Neil Best first worked at Newsday in 1982, then returned in 1985. His SportsWatch column debuted in 2005.
There are people old enough to vote for president who barely recall a time predating "This Time It Counts,'' that dark, pre-2003 epoch before MLB and Fox sought to revive the All-Star Game by tying it to home-field advantage in the World Series.
A decade later, here we are, with the concept well established and managers and players indeed seeming to take the game a bit more seriously than they did around the turn of the century.
Fox's Joe Buck cited the classic 15-inning Midsummer Classic of 2008 at Yankee Stadium as an example.
"A lot of the starters were still in the dugout at the end of that long night, cheering on their teammates, and that was a huge change from before 'This Time It Counts,' '' he said on a call yesterday to promote next Tuesday's game. "I think it's brought a competitive fire back to this game that for a while was lacking.''
Commissioner Bud Selig said, "I think it's worked well, and it worked well right from the beginning.''
Let's concede that the added stakes have fostered at least some sense of significance. The problem is that baseball and Fox want to have it both ways. Although the game counts, the fans still vote for starters, meaning the count can be as fickle and arbitrary as ever.
Speaking of which . . . a wave of late ballot-stuffing by Giants fans -- after a wave of late promotion by the Giants -- caused vote totals of their players to skyrocket and lifted Pablo Sandoval over David Wright as the starter at third base despite vastly inferior statistics.
"Our fans are crazy," first baseman Brandon Belt told the San Francisco Chronicle after getting 3.9 million votes, second only to Joey Votto. "We now officially have the best fans in baseball. If they can put me second, that is unbelievable."
Whether or not they are the best fans in baseball, apparently their proximity to Silicon Valley has taught them how to expose flaws in an Internet-based voting system.
At least Belt didn't finish first. Not so Sandoval. He pushed out the more deserving Wright, who made the team as a reserve.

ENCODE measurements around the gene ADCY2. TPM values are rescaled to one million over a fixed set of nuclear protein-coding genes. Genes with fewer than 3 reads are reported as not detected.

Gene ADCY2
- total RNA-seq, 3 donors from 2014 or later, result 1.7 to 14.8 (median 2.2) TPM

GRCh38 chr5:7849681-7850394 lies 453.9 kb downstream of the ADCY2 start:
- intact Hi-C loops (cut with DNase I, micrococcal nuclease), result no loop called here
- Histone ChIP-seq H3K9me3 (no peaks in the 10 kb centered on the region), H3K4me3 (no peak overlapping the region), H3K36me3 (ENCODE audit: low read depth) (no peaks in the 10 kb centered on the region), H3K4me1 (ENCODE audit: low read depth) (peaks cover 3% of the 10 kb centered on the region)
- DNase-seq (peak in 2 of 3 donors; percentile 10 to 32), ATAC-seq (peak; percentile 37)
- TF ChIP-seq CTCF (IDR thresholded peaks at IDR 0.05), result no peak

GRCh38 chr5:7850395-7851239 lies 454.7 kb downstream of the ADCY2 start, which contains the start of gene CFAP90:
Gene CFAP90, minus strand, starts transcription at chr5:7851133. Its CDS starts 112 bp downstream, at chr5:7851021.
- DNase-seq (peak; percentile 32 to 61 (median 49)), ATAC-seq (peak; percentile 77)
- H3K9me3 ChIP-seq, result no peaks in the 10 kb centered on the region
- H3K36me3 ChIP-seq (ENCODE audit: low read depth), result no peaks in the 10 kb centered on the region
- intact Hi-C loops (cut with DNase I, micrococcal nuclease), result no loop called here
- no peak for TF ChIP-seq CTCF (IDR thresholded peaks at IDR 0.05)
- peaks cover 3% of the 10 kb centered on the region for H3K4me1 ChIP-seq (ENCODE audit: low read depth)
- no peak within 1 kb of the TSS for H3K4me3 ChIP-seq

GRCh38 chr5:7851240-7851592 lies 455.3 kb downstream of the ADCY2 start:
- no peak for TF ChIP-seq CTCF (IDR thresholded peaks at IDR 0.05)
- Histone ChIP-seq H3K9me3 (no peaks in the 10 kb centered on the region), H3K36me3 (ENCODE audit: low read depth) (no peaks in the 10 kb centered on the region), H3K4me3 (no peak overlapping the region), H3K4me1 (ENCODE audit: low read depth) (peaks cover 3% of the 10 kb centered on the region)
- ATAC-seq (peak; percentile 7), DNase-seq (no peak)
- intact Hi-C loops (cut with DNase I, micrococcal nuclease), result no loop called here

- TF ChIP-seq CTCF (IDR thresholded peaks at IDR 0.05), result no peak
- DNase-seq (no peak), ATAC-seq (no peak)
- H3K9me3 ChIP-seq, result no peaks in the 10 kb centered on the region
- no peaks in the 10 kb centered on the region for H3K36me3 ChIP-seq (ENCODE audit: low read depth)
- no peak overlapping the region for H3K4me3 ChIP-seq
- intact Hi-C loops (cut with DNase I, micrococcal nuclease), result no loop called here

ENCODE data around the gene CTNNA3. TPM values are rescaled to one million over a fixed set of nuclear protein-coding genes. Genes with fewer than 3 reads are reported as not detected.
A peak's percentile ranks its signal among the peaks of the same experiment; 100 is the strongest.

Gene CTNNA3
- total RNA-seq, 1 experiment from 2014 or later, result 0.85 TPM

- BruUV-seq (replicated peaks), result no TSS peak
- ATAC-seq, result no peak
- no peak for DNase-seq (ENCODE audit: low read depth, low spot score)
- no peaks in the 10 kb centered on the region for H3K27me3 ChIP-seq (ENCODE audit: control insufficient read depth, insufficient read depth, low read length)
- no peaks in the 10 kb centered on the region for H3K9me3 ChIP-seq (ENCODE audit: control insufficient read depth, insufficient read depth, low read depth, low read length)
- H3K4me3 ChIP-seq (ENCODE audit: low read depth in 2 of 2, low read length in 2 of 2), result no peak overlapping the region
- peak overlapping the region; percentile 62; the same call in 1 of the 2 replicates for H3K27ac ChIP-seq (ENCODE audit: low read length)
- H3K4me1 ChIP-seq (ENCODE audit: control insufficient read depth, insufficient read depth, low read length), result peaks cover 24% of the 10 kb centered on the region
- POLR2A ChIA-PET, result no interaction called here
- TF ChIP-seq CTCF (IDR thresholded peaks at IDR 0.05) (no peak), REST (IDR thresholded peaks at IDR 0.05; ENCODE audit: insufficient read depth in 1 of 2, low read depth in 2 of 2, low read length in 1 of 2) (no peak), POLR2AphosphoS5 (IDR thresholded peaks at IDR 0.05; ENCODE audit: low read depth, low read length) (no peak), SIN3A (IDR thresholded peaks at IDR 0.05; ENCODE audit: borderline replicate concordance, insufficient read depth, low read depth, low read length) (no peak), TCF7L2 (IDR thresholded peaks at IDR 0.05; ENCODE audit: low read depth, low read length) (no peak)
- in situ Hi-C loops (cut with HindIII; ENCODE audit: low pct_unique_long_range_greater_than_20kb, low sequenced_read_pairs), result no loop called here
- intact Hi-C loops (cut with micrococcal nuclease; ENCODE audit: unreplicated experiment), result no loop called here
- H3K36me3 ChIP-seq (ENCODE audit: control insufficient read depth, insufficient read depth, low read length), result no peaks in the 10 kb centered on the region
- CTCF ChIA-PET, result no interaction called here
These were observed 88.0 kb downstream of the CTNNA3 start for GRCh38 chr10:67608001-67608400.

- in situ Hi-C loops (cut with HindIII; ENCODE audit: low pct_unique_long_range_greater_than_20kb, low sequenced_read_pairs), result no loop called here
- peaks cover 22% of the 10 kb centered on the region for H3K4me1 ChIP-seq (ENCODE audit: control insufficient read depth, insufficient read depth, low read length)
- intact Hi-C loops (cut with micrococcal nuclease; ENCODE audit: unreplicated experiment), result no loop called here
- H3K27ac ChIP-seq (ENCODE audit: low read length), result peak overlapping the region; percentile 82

When I asked Selig Monday if he feared that such results de-legitimize the game, he recalled the case of the 1957 Reds, whose fans stuffed the ballot box so shamelessly that commissioner Ford Frick had to step in to add Willie Mays and Hank Aaron -- and fans lost the right to vote for more than a decade.
Selig said no such action is required now because of "safeguards'' that were not in place in the past, such as fans, players and managers all having a hand in the roster. He also cited the voting as a function of the Giants' consistent sellout crowds, and of excitement about the process in general.
"On balance, look, I'm not unhappy about it, because what it shows, along with the incredible year we're having, is the fact that 40 million votes were cast,'' he said. "I think for the most part the lineups are really, really good.''
Tim McCarver also credited the Giants' "extraordinary fan base'' and said: "These guys are so good, I don't think that lowers the quality of play because [Buster] Posey, Sandoval and Melky Cabrera are on the team.
"Realistically, the Mets have not won for a long time and the Giants are off a World Series championship two years ago, so therein lies the popularity of the Giants.''
Mets fans might get at least one small last laugh: Posey's "reward'' for starting likely will be catching R.A. Dickey. What might that be like for a knuckleball novice?
"It could be a problem,'' said McCarver, a former catcher. "Buster could have his hands full with Dickey.''
Despite Gedman's struggles, the American League won, 3-2. But that one didn't count.